The problem – and it’s a big problem – is that he doesn’t get enough credit from a certain segment of the club’s fan base. In his tenure, Fletcher has taken a struggling franchise with absolutely zero prospect depth to new heights with exceptional drafting, shrewd dealing, absolutely mind-boggling signings and two straight playoff runs.

Yes, Minnesota could have used Leddy the past four years. However, the club has gotten by and even thrived without him. In addition to drafting high end defenders Jonas Brodin, Mathew Dumba and Gustav Olofsson, Fletcher signed Islanders castoff Jared Spurgeon, oversaw the development of current top-4 defenseman Marco Scandella and landed last year’s top undrafted collegiate free agent defender Christian Folin. Oh, yeah, he’s also made some waves on the trade and free agent markets, collecting Nino Niederreiter, Jason Pominville and Charlie Coyle and signing premier players Zach Parise, Ryan Suter and Thomas Vanek.

As anyone can see, Fletcher and the Wild have clearly moved on from Leddy. Unfortunately, part of the fan base can’t. With the Blackhawks struggling to get under the salary cap with an already crowded blue line, Leddy was on the chopping block for a while. Then, when news broke on Saturday that Chicago was close to a deal that would involve Leddy, mania ensued in the State of Hockey. After all, it’s only logical that Minnesota could use a young, Cup-winning defender like Leddy on the team – at least, that’s what someone tried to explain to me via Twitter.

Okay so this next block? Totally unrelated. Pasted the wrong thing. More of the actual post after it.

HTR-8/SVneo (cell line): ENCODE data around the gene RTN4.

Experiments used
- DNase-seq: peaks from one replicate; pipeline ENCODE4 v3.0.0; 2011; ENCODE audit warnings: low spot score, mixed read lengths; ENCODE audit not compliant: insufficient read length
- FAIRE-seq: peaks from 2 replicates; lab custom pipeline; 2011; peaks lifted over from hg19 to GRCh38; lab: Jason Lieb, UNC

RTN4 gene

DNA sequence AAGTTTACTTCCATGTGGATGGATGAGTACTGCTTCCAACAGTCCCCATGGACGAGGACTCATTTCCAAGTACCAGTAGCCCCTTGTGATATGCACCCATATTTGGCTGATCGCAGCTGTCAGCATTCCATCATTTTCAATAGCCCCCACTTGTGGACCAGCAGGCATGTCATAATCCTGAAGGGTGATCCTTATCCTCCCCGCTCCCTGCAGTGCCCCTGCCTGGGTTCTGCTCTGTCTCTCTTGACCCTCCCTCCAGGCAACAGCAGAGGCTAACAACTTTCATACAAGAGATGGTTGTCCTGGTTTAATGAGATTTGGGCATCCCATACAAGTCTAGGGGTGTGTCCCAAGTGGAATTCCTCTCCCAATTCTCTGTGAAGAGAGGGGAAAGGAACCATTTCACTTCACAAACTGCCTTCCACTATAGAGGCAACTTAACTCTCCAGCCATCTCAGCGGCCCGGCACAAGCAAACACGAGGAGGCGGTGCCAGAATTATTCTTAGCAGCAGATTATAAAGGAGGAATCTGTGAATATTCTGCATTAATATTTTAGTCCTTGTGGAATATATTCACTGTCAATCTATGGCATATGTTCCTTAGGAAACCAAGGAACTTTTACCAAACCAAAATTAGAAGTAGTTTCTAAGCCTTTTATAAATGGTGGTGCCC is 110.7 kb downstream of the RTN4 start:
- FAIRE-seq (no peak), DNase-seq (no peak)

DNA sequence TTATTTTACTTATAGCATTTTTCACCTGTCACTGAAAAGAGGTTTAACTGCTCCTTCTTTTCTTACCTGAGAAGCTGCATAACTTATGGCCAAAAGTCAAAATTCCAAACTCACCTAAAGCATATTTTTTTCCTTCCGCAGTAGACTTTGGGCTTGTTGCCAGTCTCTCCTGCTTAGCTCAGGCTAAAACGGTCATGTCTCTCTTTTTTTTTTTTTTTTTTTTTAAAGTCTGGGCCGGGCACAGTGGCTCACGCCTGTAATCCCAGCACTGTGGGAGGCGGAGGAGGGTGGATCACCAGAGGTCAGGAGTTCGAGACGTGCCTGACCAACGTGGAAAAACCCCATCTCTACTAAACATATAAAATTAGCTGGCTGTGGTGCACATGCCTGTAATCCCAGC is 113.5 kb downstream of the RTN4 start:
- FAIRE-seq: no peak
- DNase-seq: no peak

Sure, he may be talented, and he may have won a Cup, but the ring on Leddy’s finger has nothing to do with him and everything to do with Chicago’s big guns up front, on the top two defensive pairings and in net. Held back by a logjam on defense, Leddy’s potential was capped in the Windy City. As Wild fans prayed and prayed for the stars to align Saturday, the young defender found himself shipped to Long Island, instead. Honestly, a fresh start with the Islanders is probably the best thing for him. He’ll get more playing time and a boost in offensive production on one of the Eastern Conference’s most intriguing teams of the season.

The fact is this: Minnesota is entering a very important season with the best roster the franchise has ever iced. Why are fans still bent out of shape over something as trivial as losing Nick Leddy? Do they not appreciate the team in front of them? Is there even any room for him on the blue line anymore? That’s a much easier question to answer – it’s an emphatic "no".